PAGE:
The Moral Foundations of Politics

Ian Shapiro

View Inside Price: $25.00


October 30, 2012
304 pages, 6 1/8 x 9 1/4
8 graphs
ISBN: 9780300185454
Paper

When do governments merit our allegiance, and when should they be denied it? Ian Shapiro explores this most enduring of political dilemmas in this innovative and engaging book. Building on his highly popular Yale courses, Professor Shapiro evaluates the main contending accounts of the sources of political legitimacy. Starting with theorists of the Enlightenment, he examines the arguments put forward by utilitarians, Marxists, and theorists of the social contract. Next he turns to the anti-Enlightenment tradition that stretches from Edmund Burke to contemporary post-modernists. In the last part of the book Shapiro examines partisans and critics of democracy from Plato’s time until our own. He concludes with an assessment of democracy’s strengths and limitations as the font of political legitimacy. The book offers a lucid and accessible introduction to urgent ongoing conversations about the sources of political allegiance.

Ian Shapiro is Sterling Professor of Political Science and Henry R. Luce Director of the MacMillan Center for International and Area Studies at Yale University. Among his many books are Democratic Justice and, with Donald Green, Pathologies of Rational Choice Theory, both published by Yale University Press. He lives in New Haven, CT.

“In The Moral Foundations of Politics, Shapiro reaffirms his place as one of the very clearest and most resolute, and most solidly grounded, practitioners of political theory in this generation.”—Adolph Reed, Jr., New School for Social Research

“A deeply valuable book at many levels. Students will find a synoptic, clear overview with an argument to supplement their own courses; faculty can secretly get back up to speed on philosophers they should remember better; specialists will be impelled to put ‘their guy’ into a more comprehensive framework than usual. Shapiro shows an almost unique ability to combine the broad sweep with the telling detail or precise insight—just what a book of this sort needs.”—Jennifer Hochschild, Harvard University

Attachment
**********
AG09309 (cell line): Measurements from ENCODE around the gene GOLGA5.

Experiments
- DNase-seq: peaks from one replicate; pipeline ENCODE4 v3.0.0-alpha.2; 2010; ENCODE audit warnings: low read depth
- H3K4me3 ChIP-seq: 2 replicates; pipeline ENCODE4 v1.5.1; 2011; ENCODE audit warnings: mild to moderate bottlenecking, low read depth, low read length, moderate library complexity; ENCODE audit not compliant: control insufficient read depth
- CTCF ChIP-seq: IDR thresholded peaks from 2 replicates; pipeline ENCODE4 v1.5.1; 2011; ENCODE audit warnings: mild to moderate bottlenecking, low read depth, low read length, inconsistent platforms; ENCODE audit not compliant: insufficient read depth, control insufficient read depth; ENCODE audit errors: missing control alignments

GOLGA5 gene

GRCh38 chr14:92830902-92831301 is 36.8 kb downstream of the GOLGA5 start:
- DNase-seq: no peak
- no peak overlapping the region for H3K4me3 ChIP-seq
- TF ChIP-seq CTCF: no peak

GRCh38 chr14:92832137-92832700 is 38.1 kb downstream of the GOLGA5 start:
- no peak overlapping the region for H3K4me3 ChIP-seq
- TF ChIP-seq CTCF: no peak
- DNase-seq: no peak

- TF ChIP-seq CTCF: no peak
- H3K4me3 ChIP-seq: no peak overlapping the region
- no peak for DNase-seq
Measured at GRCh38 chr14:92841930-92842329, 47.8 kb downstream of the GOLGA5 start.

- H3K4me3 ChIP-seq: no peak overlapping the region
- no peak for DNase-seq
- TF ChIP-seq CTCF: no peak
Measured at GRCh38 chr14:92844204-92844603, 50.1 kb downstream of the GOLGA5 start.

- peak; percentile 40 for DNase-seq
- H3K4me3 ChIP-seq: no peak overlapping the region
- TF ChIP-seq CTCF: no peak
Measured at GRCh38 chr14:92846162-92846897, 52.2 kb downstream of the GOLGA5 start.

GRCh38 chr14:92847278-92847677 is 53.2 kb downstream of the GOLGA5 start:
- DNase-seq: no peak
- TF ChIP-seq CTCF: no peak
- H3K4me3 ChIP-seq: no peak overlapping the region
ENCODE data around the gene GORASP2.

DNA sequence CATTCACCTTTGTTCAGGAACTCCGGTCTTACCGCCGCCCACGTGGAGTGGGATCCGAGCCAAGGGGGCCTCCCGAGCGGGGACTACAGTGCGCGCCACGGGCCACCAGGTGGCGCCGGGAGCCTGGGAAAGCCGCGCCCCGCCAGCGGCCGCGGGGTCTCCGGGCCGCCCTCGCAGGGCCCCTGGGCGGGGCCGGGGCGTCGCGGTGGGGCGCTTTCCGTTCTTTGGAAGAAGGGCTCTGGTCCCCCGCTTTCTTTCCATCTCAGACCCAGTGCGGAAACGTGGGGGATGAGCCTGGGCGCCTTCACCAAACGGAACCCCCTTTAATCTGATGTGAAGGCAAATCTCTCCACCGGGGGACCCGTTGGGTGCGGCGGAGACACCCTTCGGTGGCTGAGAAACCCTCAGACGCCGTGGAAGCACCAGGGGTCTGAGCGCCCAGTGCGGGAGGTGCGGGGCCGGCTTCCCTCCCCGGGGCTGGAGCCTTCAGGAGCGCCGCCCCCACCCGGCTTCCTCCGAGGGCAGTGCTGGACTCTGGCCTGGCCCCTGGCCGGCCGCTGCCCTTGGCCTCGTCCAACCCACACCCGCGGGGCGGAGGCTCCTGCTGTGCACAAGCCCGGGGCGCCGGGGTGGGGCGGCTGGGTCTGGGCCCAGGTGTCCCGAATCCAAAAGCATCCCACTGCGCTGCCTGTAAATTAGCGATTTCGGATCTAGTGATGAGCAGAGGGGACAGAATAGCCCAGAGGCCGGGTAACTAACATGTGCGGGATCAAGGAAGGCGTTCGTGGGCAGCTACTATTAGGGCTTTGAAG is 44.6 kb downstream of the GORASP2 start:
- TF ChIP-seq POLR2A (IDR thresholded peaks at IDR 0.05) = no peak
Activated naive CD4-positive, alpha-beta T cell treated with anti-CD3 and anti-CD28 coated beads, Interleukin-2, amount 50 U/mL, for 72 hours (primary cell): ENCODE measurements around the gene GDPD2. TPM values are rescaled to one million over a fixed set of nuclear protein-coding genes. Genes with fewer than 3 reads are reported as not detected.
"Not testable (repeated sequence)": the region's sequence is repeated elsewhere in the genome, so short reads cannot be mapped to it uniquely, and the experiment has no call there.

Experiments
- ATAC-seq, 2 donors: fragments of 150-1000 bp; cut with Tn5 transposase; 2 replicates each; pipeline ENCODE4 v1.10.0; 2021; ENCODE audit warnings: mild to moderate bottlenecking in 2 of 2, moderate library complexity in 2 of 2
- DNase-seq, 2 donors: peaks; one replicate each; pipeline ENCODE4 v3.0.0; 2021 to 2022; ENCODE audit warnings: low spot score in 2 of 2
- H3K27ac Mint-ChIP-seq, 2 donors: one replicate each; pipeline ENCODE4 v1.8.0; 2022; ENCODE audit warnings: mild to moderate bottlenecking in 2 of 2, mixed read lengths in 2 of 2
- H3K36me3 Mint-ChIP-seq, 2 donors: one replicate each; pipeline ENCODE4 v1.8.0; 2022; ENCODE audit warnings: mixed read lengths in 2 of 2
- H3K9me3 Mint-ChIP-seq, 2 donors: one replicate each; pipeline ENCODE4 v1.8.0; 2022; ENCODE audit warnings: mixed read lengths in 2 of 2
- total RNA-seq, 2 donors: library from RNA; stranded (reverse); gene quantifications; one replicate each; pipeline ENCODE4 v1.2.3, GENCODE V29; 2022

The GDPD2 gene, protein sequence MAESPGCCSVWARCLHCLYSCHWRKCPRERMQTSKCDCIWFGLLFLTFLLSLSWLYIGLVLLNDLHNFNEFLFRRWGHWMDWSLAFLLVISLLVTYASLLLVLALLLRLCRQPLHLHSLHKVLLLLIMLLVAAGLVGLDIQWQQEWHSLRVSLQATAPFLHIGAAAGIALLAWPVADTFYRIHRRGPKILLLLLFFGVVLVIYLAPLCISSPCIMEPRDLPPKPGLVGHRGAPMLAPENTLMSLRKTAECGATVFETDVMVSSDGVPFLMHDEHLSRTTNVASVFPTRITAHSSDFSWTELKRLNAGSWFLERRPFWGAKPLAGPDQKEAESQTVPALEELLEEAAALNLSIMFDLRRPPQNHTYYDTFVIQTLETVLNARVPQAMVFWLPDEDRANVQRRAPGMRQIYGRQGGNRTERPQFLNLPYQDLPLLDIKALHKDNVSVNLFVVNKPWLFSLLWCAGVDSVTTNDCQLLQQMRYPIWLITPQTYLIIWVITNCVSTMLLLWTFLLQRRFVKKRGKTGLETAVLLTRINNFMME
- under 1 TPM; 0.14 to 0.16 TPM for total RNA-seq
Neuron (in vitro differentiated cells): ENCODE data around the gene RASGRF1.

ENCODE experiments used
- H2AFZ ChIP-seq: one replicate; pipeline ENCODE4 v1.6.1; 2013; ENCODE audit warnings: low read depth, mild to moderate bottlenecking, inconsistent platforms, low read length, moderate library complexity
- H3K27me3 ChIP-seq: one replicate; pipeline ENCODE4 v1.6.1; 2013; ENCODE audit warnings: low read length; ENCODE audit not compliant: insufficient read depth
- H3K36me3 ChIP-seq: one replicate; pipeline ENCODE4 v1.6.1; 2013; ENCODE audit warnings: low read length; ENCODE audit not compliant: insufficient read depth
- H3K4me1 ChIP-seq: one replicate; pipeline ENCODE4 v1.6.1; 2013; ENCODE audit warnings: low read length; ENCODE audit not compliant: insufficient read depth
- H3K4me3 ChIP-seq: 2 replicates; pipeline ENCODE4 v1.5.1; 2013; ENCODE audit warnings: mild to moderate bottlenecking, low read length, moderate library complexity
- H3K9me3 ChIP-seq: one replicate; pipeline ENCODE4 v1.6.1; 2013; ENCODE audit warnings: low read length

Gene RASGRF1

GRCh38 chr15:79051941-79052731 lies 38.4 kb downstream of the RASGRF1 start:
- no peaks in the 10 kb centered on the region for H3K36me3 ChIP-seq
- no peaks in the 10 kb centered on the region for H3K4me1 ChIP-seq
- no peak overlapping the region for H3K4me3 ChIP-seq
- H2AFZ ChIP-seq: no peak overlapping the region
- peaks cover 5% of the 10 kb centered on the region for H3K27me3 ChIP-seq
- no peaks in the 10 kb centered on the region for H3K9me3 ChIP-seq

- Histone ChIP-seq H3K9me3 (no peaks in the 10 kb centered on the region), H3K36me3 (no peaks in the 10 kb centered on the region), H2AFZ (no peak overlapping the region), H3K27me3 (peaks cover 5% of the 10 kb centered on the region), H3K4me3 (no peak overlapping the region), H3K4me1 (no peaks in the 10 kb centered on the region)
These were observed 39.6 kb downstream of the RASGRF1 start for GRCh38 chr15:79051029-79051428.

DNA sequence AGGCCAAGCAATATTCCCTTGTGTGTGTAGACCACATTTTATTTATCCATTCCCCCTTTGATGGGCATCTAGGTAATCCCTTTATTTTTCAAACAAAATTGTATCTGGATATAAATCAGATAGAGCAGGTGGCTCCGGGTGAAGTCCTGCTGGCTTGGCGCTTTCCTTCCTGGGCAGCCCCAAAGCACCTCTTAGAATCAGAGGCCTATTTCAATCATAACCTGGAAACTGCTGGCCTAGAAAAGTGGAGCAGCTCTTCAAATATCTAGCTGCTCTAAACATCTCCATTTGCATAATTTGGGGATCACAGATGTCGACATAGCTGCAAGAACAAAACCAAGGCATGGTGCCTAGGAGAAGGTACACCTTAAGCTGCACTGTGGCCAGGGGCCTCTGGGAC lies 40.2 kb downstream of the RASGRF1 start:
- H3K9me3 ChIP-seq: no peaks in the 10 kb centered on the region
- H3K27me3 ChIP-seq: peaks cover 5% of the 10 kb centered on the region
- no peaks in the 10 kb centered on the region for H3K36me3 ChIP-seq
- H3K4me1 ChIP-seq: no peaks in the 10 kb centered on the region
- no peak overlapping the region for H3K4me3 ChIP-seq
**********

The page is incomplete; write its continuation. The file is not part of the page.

“A deeply valuable book at many levels. Shapiro shows an almost unique ability to combine the broad sweep with the telling detail or precise insight—just what a book of this sort needs.”—Jennifer L. Hochschild, Harvard University

"This is a rigorous and insightful reconsideration of the theories of political legitimacy underpinning the utilitarian, Marxist, social contract, anti-Enlightenment, and democratic traditions, from one of the foremost democratic theorists in America today. Shapiro conveys the reader through a maze of complex moral, economic and political argument surrounding this topic with impressive skill and enviable clarity. It will be of substantial interest to students of moral philosophy as well as political theory, and should reach a broader audience concerned with how to think about the moral dilemmas implicit in contemporary democratic theory and practice."—Shannon Stimson, UC Berkeley

“Impressive. . . . A solid piece of scholarship that is accessible to the nonacademic, intelligent reader. This is a rare combination. . . . Shapiro’s fine book . . . is a must-read for anybody interested in democracy and political theory. . . . The book provides one of the most powerful and eloquent defenses of the moral and political legitimacy of democratic governance that is to be found in recent literature.”—Deen K. Chatterjee, Ethics & International Affairs


“Blending sophisticated political science (including insightful rational choice calculations) with clarity that makes the book’s subject accessible to neophytes, Professor Shapiro distills centuries of political theory into a slender volume.”—Harvard Law Review

“Shapiro . . . [is] an incisive, clear-headed, stimulating, and impressively learned thinker. Even his excursions are fascinating, highly intelligent, and persuasive.”—David W. Levy, History: Reviews of New Books

"If you want a good overview of competing political theories, Shapiro's book is ideal."—James S. Fishkin, Ethics